The Magic of Making Stories:

Why kids lose their creative edge

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Why children lose their creative edge

All kids are born creative. It’s a gift from their Creator. But when given the choice, many children today do not gravitate toward inventive fun. What do I mean? A few years ago, I sat around a diner table with my father-in-law and his R.O.M.E.O. club (that’s Retired Old Men Eating Out). Most were men who had childhoods in the depression or soon after. As I asked about what they did for fun, I was amazed at their stories. Faced with few toys, they invented games with little more than a discarded can. They had marble tournaments. In short, they made their fun. Many of us have similar memories of our own childhood.

But today, many children find it hard to amuse themselves. Why?

Other pages in this article

• Why kids don't create
Reading aloud
Share your own stories
Basic plots

Activities:

Round Robin Stories
Wacky Headlines
Build a Hero
Invent a World

Lack of leisure time. Kids are kept busy. After-school programs, sports teams, and homework keep kids from trouble, and boredom. But boredom is often the first step to inventing fun. “Down-time” is the ground where ideas grow. Dr. Seuss developed his love for drawing by simply hanging out at a local zoo with his dad.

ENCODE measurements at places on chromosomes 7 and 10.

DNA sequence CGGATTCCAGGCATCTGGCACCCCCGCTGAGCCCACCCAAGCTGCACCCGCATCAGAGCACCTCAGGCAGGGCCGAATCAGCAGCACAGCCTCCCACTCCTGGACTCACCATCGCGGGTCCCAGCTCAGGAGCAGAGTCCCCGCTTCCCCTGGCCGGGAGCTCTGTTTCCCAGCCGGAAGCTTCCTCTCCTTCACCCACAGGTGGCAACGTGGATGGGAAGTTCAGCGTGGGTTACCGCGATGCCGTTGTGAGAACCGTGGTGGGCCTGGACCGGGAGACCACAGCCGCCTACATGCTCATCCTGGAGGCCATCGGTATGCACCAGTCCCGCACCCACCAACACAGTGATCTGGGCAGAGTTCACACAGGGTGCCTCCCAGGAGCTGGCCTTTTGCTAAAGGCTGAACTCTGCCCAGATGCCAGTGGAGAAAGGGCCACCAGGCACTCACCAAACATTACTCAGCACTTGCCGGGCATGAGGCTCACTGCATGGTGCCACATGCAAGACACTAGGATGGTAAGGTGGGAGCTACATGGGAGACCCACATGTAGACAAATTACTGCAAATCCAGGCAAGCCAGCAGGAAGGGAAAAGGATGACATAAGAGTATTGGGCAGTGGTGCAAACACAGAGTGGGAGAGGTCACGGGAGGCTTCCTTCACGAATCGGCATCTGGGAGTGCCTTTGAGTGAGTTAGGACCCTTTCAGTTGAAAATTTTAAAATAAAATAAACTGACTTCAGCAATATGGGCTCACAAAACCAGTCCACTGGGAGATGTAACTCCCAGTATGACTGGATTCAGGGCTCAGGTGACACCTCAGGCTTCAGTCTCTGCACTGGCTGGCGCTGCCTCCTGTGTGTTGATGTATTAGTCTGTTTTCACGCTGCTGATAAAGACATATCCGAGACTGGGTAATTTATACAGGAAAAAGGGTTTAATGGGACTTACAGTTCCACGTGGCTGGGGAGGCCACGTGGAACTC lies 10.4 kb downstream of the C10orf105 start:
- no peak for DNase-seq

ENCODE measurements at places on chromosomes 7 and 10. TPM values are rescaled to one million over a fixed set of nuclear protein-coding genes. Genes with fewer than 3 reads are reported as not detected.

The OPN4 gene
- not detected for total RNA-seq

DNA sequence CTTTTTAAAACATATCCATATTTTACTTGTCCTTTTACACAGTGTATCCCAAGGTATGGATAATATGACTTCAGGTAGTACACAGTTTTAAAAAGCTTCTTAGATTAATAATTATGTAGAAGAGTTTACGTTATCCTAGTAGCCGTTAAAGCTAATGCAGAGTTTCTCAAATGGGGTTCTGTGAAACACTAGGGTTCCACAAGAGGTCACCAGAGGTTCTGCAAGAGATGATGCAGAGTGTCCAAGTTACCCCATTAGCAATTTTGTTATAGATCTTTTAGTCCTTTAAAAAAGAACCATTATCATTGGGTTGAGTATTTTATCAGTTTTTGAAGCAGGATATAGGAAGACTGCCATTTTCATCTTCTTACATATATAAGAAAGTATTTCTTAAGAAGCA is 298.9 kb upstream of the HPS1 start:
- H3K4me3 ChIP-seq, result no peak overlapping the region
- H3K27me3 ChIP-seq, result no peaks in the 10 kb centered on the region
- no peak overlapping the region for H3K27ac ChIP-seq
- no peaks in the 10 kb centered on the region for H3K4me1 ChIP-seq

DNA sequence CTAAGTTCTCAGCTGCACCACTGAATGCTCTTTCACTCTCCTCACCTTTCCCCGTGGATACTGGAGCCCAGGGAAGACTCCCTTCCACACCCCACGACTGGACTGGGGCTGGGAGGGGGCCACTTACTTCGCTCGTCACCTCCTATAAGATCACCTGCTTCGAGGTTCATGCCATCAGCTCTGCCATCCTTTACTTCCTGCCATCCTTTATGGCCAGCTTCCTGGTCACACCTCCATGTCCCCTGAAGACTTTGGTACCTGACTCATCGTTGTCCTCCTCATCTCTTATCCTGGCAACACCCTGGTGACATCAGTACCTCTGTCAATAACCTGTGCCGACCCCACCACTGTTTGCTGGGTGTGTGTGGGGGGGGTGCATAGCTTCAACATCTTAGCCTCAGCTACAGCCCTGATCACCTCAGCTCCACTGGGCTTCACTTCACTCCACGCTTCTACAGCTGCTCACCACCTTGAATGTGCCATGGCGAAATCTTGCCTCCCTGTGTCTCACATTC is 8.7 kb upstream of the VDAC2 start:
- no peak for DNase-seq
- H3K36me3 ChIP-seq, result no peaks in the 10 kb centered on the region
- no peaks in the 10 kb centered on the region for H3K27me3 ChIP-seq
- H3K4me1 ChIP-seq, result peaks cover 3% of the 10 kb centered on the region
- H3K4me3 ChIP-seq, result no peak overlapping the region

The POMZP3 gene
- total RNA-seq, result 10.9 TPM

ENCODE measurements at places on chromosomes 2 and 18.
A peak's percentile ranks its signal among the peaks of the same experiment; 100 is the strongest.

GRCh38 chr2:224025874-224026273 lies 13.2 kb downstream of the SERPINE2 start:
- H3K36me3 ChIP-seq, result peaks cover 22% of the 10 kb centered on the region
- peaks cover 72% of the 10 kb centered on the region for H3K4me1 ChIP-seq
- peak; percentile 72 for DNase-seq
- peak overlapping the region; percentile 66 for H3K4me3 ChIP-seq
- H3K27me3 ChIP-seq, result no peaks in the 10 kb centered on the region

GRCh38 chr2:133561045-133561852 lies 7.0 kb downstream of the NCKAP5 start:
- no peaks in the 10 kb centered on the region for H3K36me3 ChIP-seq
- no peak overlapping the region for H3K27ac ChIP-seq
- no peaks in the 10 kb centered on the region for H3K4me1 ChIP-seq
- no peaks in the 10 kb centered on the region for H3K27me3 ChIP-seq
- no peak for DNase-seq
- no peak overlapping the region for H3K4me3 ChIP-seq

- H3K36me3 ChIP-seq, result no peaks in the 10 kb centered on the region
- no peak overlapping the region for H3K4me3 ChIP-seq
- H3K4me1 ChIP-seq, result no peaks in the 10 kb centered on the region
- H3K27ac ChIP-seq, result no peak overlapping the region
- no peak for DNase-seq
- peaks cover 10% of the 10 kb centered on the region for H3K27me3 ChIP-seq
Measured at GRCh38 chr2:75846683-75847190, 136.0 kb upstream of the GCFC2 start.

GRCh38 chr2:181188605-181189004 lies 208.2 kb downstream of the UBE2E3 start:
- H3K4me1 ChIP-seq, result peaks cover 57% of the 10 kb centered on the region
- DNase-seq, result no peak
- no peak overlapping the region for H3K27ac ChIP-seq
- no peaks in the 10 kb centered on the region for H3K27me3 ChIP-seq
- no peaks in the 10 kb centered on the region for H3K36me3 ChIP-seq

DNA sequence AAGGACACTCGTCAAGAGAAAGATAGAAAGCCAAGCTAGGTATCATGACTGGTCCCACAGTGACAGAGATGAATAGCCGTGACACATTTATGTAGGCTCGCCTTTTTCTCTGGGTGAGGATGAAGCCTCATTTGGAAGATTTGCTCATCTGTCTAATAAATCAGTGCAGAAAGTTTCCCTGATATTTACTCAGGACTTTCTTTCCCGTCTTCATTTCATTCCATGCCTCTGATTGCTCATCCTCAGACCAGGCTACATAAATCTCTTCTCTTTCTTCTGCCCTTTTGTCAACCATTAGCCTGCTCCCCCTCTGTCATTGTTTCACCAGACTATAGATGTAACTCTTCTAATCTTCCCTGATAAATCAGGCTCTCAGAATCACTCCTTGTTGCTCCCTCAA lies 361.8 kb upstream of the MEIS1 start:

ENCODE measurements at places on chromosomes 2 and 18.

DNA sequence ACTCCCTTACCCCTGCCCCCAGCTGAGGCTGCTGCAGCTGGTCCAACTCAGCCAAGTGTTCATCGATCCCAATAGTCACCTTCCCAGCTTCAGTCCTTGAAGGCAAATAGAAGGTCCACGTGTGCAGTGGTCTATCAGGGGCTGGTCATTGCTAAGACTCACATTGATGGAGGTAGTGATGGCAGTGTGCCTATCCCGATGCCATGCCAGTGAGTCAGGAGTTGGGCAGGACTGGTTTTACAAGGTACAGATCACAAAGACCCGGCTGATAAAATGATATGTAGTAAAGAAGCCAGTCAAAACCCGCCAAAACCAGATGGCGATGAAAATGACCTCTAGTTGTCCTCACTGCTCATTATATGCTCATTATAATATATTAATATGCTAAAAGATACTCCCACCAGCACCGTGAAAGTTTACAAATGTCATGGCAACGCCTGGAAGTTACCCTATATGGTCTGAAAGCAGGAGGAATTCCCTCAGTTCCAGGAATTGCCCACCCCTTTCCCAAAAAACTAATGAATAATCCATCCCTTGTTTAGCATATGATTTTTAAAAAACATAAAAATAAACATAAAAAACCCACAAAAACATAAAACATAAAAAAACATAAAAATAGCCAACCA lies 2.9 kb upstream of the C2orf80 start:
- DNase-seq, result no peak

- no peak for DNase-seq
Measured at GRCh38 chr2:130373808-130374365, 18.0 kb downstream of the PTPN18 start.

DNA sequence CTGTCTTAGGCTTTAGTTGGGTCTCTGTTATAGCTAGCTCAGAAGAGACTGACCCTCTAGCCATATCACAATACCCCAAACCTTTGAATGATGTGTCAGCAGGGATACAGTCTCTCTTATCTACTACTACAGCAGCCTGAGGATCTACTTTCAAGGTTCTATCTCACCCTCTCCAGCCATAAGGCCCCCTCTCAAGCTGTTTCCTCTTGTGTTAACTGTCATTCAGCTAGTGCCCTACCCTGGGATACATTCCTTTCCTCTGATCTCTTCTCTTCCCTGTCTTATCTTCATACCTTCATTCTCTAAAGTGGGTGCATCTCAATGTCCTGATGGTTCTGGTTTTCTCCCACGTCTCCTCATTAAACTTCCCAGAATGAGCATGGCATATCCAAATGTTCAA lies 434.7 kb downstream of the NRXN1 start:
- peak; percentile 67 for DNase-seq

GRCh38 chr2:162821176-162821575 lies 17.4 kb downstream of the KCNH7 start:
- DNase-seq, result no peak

Readiness of electronic entertainment. When kids do have unscheduled time, fun is just an on-button away. Television, video games, and computers (all three called “screens” in our house) give kids instant enjoyment. Such entertainment can be good, but it can only imagine so far. It locks kids into someone else’s ideas, and keeps kids from exploring their own. As Joyce Myers has said, “A #2 pencil and an imagination can take you anywhere.”

Focus on product not process. Schools are under tremendous pressure to get kids to test well. Many teachers I talk to wonder how a child will learn to think creatively if there is little time for “open-ended problems” – questions that have many possible answers. Parents, as well, often focus on final results. We cherish the finished painting over the pages of messy sketches.

What’s the answer? In part, slow down. Restrict “screens.” Enjoy the creative journey, and not just the final arrival. And try out some of my story-creating activities.

all material ©2003 Bruce Van Patter

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